In addition, the INGAA study suffers from a more serious flaw in that the authors do not state whether or not the purchasers of any of the properties analyzed were aware of the properties’ proximity to a pipeline. If buyers in the study were unaware they were buying a property near a natural gas pipeline, then it is not possible to legitimately conclude that their offer prices reflect the presence or absence of a pipeline.
For Key-Log Economics’ recent study, we worked from solid estimates of differences in property value where buyers DID know what they were buying into and where the properties compared were, in fact, different. We estimate that the ACP would cost property owners between $55.8 and $80.2 million in property value for just Highland, Augusta, Nelson, and Buckingham Counties.
That is just a fraction of the total cost the ACP would impose on local people and communities. Counting lost recreational, aesthetic, water quality and other natural benefits and lost development associated with recreation, tourism and in-migration, and the tally tops $140 million during construction and $109 million per year forever after that.
Click here to see our letter in the Charlottesville Daily Progress
Click here to read more on our review of the INGAA Foundation Report, “Pipeline Impact to Property Value and Property Insurability”
Click here to read more about the Economics of the Atlantic Coast Pipeline.
Under the National Environmental Policy Act (NEPA), the Federal Energy Regulatory Commission (FERC) is required to obtain input from the public in order to "scope" an environmental impact analysis of the proposed Atlantic Coast Pipeline. FERC has received thousands of "scoping comments" through its website, the mail, and at in-person scoping meetings held in March and April.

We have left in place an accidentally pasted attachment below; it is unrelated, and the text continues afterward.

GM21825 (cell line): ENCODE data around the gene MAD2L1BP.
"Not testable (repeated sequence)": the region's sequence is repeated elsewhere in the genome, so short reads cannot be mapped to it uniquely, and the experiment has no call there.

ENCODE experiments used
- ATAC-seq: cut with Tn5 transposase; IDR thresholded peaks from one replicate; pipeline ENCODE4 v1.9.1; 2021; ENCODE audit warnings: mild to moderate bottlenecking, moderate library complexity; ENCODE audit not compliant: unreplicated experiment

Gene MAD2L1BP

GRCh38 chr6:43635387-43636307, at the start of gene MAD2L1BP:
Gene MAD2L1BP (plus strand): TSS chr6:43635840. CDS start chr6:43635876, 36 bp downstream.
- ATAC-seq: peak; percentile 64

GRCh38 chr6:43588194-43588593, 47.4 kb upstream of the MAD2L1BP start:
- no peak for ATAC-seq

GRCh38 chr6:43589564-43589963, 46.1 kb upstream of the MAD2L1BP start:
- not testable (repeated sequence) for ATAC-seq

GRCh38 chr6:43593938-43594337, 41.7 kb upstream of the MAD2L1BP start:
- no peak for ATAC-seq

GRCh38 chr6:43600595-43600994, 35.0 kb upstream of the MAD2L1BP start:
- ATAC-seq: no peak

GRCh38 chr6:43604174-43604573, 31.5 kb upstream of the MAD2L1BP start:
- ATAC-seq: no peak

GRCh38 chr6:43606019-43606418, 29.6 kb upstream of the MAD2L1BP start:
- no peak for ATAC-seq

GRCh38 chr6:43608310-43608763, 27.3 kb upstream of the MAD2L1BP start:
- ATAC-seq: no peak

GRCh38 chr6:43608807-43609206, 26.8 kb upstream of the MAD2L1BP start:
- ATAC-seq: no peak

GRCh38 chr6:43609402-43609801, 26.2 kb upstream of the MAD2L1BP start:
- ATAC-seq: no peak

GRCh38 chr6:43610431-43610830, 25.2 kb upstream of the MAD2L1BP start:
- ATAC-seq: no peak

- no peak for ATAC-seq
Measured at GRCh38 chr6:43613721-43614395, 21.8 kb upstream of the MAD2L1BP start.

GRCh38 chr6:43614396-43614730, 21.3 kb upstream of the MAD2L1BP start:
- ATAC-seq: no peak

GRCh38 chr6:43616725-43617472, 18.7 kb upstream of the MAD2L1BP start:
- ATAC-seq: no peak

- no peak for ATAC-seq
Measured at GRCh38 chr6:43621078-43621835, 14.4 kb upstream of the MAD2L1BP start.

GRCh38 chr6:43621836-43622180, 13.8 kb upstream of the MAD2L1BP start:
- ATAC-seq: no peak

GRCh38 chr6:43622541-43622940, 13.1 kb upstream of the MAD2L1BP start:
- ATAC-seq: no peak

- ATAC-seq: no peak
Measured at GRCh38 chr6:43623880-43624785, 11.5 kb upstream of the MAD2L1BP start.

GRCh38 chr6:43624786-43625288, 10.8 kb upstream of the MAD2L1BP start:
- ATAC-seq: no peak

These comments include excellent information about the economic and other effects that citizens, scientific experts, and various stakeholders expect to see or are already seeing as a result of the proposed ACP. For two reasons, Key-Log Economics recruited "citizen scientists" to help with a crowd-sourced effort to review and summarize as many of those comment letters as possible.
The first reason is to provide solid, objective data about those issues of concern to the people and communities through which the pipeline would pass. Combined with our review of existing economic studies and with our analysis of primary and secondary data on property values, ecosystem service flows, and economic development trends, data from the comment letters will help us provide complete, grounded information about economic impacts to FERC.
The second reason is that later on in the NEPA process, FERC must analyze and report on in a draft "Environmental Impact Statement" relevant issues raised at the scoping phase. Having an independent review of what other citizens have said during the scoping phase will help ensure that FERC’s legal obligations to consider the full range of environmental effects of the proposed pipeline are fully met.
Like other citizen-science efforts, such as the Christmas Bird Count, volunteers didn't have to be experts to volunteer for this effort. All it took was a little time and an internet connection, since they received comment letters to review via email, and completed an online form to capture key information from the comment letter.
Huge thanks to all of the volunteers who joined this pioneering crowd-sourcing effort! The volunteers worked hard to analyze more than 2,800 comments!
The full analysis of this citizen input can be found here. A summary slides version can be found here.
Read more about the ACP proposal and our analysis of its economic effects here.